How the Tamarindo Labyrinth was created
SANTA ROSA, TAMARINDO, GUANACASTE – Nature abounds in all colors, sizes and shapes at La Senda farm. “La Senda” means “the path,” or the path in life, as owner Griet Depypere defines it. Here, the term is not only figurative: the farm is home to the renowned Tamarindo Labyrinth, built with approximately 5,000 cacti.
The idea for La Senda, one of the world’s biggest walking labyrinths, first came to Costa Rican homeopathic doctor and dowser Sergio Salas after he found two energy vortexes at the farm.
“He came one day to visit me and went into the forest – this was all forest before – and he found two big circles of energy. This is one of them, and the other one’s over there. He also saw that these energy centers had an opposite charge: a positive and negative one,” Depypere told The Tico Times while walking through the labyrinth.
After establishing the energy points within the labyrinth, Salas told Depypere to wait for the land to tell them what to do rather than imposing things upon it.
That process required some patience.
“After two years he called us saying that he knew what we had to do: a labyrinth. He channeled all the instructions for the design. Since he was not a labyrinth designer, we contacted Ronald Esquivel, a Costa Rican architect specializing in sacred geometry and labyrinth designs,” Depypere recalled.
The initial design process was difficult given that usually labyrinths only have one energetic center. Eventually, a design was created that unified both centers in a specific shape: a vesica piscis.
“These two opposite circles come together and a third center is created, called the point of union or the point of creation. When you join two opposites something new is created such as electricity, light, and in humans, life,” said Depypere.
“If you think about it, the labyrinth symbolizes the path we take through life… All these curves… represent all those moments in our lives when we take on different directions, new projects, new ideas, resolutions to problems or questions we have. It all happens there,” Depyper said.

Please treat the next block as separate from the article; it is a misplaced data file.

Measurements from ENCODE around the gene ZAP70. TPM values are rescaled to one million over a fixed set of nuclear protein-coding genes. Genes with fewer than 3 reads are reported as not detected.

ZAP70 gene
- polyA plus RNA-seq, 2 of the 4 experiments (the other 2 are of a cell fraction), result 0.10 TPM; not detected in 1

With the design in hand, Depyper built the labyrinth with cacti because of its sacred meaning, traced back to the Mayan and Aztec indigenous peoples. Since the points of energy are vortexes, the cacti work as collectors of energy as well.
“All the cacti’s thorns work as small antennas that capture more energy from the cosmos. There are two types of cacti: the cardon cacti, which is endemic to Costa Rica and represents masculine energy, and this other one, the tuna cacti, which represents feminine energy,” Depyper said.
The plants were placed in a specific way: three tuna cacti in between two cardon cacti to create a pattern. Each energetic center also has a ceiba tree planted in it.
“It’s a sacred tree for the indigenous people, since it’s the tallest tree of the tropical forest. It represents the connection between the cosmos, the Earth and the underworld,” Depypere said.
With all these elements to the labyrinth – the energetic points, sacred geometry, cacti and nature itself surrounding it – Depypere hopes to provide visitors to La Senda with a meditative experience.
“It’s walked in silence and alone,” she said. “Each one in [his or her] own rhythm and own pace. You have time for your mind to quiet down. It’s a magical place. It’s really a giant natural electromagnetic field that readjusts the physical, mental, emotional and spiritual bodies. It rebalances you,” Depypere told The Tico Times while a howler monkey was heard in the trees overhead.
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